For most people, everyday life comes with its fair share of stresses. It’s no secret that many people flock to yoga to help them find their zen. Between the encouragement of teachers and community of fellow yogis, calming music and poses, and the ever-relaxing Savasana, yoga helps many people wind down and release from tough times.
Anyone who’s practiced yoga can attest to the shift in their mood after they spend an hour, or even just a few minutes, presently practicing the Asanas on their mat. In addition to the physical changes that one may experience, there’s plenty of (arguably more important) internal benefits that arise from a yoga practice. But, does yoga actually have the ability to help those experiencing depression?
The Endorphin Effect
Depression impacts millions of people worldwide. In the United States alone, over 16 million people are affected by depressive episodes each year. Oftentimes depression is treated with serotonin balancing prescription pills. While these medications can be very helpful, they also sometimes come with negative side effects. Additionally, the medications can be extremely difficult to come off of, causing horrible withdrawals for the patient. A treatment plan for depression should always be discussed with a physician. But, there are things anyone can do to help ease the symptoms of depression without a prescription pill.
It’s well known that endorphins provide a huge mood boost. This benefit is what motivates many people to exercise, even when they’re feeling like they’d rather stay on the couch. The positive impact on mood from exercise, thanks to endorphins, is scientifically proven. Numerous scientific studies have researched and found positive correlations between regular exercise and the improvement of depression symptoms. The endorphins released during exercise cause a mood boost and overall enhance feelings of well-being. But, that isn’t to say that exercise will “cure” depression. What these endorphins really do is reduce depressive symptoms, which is certainly a step in the right direction.
Yoga and Depression
While many people view yoga as exercise, it really is so much more than that. Yoga’s ancient roots are tied to the goal of union between oneself and the divine, and knowing oneself completely. A big component of a yoga practice, and the yogic lifestyle as a whole, is meditation. Though meditation is extremely calming, remaining still and breathing for an extended period of time probably doesn’t lead to a major endorphin rush.
But, even without the spike in endorphins, yoga can still be very helpful for people with depression. In fact, the positive effects from yoga may even be better than an endorphin rush or runner’s high because they have a lasting impact rather than quickly dissipating once endorphin levels return to normal.
Still, despite the millions of people who will attest to the sense of calm and happiness yoga brings them, this isn’t necessarily proof that yoga can truly help with depression. But researchers are making strides to change that. A recent study conducted at Boston University found clinical evidence that yoga can help people struggling with depression. The study aimed to determine whether yoga will help reduce depression in people clinically diagnosed with the condition. Participants were divided into two groups, one of which practiced yoga 7 times per week, and the other group five times per week. After three months, most people in the study, including participants from both group, were experiencing some alleviation from their depression. Success was measured using a questionnaire to diagnosis depression, and most participants lowered their scores on the survey by at least 50%.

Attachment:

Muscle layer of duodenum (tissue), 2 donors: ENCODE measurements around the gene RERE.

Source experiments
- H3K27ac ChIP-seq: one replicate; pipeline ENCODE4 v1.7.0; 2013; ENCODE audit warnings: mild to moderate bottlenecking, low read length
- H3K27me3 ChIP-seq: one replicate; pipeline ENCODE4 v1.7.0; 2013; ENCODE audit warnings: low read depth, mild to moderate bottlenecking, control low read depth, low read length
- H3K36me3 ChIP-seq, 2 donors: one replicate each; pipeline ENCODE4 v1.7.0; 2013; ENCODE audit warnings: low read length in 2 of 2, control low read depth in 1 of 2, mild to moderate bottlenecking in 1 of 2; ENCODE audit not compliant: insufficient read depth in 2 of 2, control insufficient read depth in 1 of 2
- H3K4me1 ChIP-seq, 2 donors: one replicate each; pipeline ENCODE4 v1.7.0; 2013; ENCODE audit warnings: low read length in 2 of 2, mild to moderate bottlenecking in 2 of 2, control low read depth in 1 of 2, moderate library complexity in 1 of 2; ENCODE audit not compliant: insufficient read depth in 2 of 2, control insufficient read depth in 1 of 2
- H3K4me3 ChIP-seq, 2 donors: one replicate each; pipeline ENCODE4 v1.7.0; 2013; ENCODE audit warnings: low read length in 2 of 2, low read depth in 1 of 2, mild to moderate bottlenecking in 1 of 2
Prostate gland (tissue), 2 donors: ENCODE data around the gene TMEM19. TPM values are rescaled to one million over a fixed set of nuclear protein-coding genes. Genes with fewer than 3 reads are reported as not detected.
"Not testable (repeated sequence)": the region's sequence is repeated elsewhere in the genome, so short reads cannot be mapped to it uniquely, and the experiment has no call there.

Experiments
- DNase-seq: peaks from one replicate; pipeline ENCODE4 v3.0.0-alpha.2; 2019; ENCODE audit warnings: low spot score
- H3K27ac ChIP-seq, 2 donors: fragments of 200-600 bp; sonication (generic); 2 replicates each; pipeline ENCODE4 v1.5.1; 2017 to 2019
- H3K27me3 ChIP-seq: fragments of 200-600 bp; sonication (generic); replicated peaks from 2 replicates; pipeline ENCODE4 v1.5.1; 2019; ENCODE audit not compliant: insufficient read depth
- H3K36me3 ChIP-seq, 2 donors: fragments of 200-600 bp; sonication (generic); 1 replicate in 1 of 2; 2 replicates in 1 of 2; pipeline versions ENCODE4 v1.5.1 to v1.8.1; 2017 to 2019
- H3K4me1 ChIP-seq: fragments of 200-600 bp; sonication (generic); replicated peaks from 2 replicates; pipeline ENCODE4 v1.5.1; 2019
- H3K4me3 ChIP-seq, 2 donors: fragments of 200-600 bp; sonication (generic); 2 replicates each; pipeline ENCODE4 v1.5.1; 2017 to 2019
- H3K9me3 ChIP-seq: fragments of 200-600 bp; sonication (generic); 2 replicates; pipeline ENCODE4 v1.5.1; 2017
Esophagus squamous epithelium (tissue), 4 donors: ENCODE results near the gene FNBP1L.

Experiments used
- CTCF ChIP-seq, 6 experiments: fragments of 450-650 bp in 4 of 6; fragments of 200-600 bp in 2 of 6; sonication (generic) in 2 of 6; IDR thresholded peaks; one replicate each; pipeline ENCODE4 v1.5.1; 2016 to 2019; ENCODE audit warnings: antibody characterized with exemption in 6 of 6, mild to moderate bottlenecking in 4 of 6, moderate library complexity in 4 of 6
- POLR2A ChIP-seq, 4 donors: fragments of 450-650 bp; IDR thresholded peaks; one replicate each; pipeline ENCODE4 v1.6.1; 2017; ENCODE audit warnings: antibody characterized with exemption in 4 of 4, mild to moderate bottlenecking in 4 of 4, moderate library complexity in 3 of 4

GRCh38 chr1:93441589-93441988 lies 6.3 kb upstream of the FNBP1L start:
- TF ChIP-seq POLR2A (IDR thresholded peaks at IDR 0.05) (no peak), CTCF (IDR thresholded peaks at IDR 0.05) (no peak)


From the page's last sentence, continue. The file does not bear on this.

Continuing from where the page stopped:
While the group who participated in more yoga classes per week saw a higher level of improvement than the other group, it’s a true testament to the power of yoga that both groups saw improvement. It’s also important to recognize that this really shows that a bit of yoga is better than nothing at all, and even a few quick sessions on your mat a week can make a huge difference when it comes to healing from the effects of depression.
It’s also important to note that the study groups were practicing Iyengar yoga. Rather than quickly flowing through the Asanas, Iyengar emphasizes proper alignment and the breath. Researchers believe that the time dedicated to deep breathing each session greatly helped the participants in the study. Any yogi who’s ever practiced Ujjayi breathing, or even just controlled breath, knows how powerful it can be in shifting your mood. However, for people who would like to get that endorphin rush from their yoga practice, a fast paced power Vinyasa class can get you there.
For the purpose of treating depression, slower paced classes such as Iyengar are probably the way to go (though a fast flow every once in awhile definitely won’t do you any harm!). Unlike an endorphin rush, yoga’s benefits go deeper in may ways. The essence of yoga can bring about positive change in someone simply from the way its lessons move off the mat and into someone’s daily life. Things such as being present in the moment, accepting and adapting to the situation at hand, and an overall sense of calm can be great tools for someone experiencing depression.
The strategies taught through yoga are especially important to grasp because, even with the help of prescription medications, one thing is often not enough. It’s been reported that up to 40% of people treated with antidepressant medications for major depressive disorder do not achieve full remission. Though it’s always important to discuss treatment with a physician, adding in a yoga routine, especially deep breathing exercises, can make all the difference for someone struggling with depression.